Lately I have noticed a change in the small Farmer's Market I visit on Wednesdays. It's growing. Is this due to the demand for locally grown and produced goods? Or is there another, more pressing reason for this change?
More and more Michiganians are looking for work. State officials with the Michigan Bureau of Labor Market Information and Strategic Initiatives noted that our unemployment rate jumped to 8.5 percent in May, hitting its highest monthly mark since October 1992. It's also the highest in the entire nation. The state's overall civilian labor force - those working or looking for jobs - included more than 5 million people last month and that number is expected to grow. The Big Three (commonly how we refer to the three automakers in Detroit) are closing plants, posting record lay offs and offering buy-outs and early retirement packages. There are a lot of us out of work and not a lot of jobs to be found. While the rest of the country is just beginning to feel the pinch of a recession, our state has been crippled for months.
Does this mean out of work former automotive executives might decided to have a lemonade stand at the Farmer's Market? Maybe. Today, for the first time there was a husband and wife team making and selling fresh lemonade and limeade at the market. I love fresh squeezed limeade, so I wandered over. I ended up buying three glasses (Two of the eco 'burban boys were tagging along) at $3 a piece. At first, I balked. Three dollars?? Doesn't that seem like a lot? But, what was wrong with my logic? A mere six months ago, before becoming a lighter consumer, I would have happily plunked down $4.29 for a Starbucks Mocha made by a crabby 17-year old "barrista". I am going to hedge a bet that the barrista wasn't worried about making her mortgage payment either.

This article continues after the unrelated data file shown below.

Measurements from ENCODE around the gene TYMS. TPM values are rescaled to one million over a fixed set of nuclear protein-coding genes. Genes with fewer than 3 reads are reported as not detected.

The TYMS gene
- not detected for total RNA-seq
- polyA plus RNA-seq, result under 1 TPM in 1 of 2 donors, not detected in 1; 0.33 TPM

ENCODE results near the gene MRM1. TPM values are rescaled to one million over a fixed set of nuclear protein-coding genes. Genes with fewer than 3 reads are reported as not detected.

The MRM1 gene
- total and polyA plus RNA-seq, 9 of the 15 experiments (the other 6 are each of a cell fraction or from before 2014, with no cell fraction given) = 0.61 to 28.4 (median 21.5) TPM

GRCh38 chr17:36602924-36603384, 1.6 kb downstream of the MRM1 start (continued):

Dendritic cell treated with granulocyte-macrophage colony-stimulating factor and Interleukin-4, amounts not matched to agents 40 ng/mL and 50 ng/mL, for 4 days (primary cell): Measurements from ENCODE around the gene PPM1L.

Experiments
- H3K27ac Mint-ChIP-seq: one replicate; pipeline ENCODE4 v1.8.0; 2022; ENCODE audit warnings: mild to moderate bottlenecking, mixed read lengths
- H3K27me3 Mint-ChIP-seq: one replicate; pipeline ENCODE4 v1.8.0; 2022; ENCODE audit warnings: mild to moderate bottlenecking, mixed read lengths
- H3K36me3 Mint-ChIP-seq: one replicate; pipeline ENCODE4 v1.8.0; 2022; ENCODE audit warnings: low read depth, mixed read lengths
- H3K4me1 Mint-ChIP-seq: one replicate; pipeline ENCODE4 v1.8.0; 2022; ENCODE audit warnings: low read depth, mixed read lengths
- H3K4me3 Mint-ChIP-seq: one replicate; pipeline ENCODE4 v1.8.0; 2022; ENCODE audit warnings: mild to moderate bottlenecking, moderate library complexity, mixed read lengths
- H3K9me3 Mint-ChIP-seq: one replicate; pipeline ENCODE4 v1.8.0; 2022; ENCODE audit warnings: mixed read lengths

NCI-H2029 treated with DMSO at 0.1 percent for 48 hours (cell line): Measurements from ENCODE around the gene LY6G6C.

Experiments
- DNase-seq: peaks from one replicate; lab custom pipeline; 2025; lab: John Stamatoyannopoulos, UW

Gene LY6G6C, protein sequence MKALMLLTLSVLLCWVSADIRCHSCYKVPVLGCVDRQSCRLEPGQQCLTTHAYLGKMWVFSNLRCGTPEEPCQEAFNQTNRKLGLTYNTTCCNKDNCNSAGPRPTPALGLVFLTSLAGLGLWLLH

$9 later, we were walking back to the van with three icy-cold lemon and limeades made with pure cane syrup and by a real person we chatted with for several minutes. Doesn't that taste good? My kids raved and slurped.
Since last year, when our market was mostly farmers, bakers and nursery folks, we have seen the addition of a horseradish guy, tortilla chip woman, herbal tea lady, bees wax cosmetic person and jam ladies. Today, the newest addition was the lemonade couple. Of course, I don't ask why they are there, but as you wander the market you see it. For every $5 that changes hands you hear, "Thank you. Thank you so much, I appreciate your business." You see all the vendors watching, hoping and waiting for a record day at the market.
Are these people former GM executives? Factory line workers from Ford? Office assistants from Chrysler? Maybe, maybe not. They would never tell and you would never ask. We have a sense of pride here in Detroit, always keeping a stiff upper lip through riots, gas crisis, corrupt mayors and economic free fall. We do what we can to survive, pay our mortgages and put shoes on our kids.
So, who am I not to buy that $3 lemonade from someone who appreciates my business, chats with my boys and thanks us kindly? Of course I am buying, and, as our money changes hands I say, "Thank you, this looks delicious. I hope to see you next week!" We take care of our own here in Detroit, one lemonade at a time.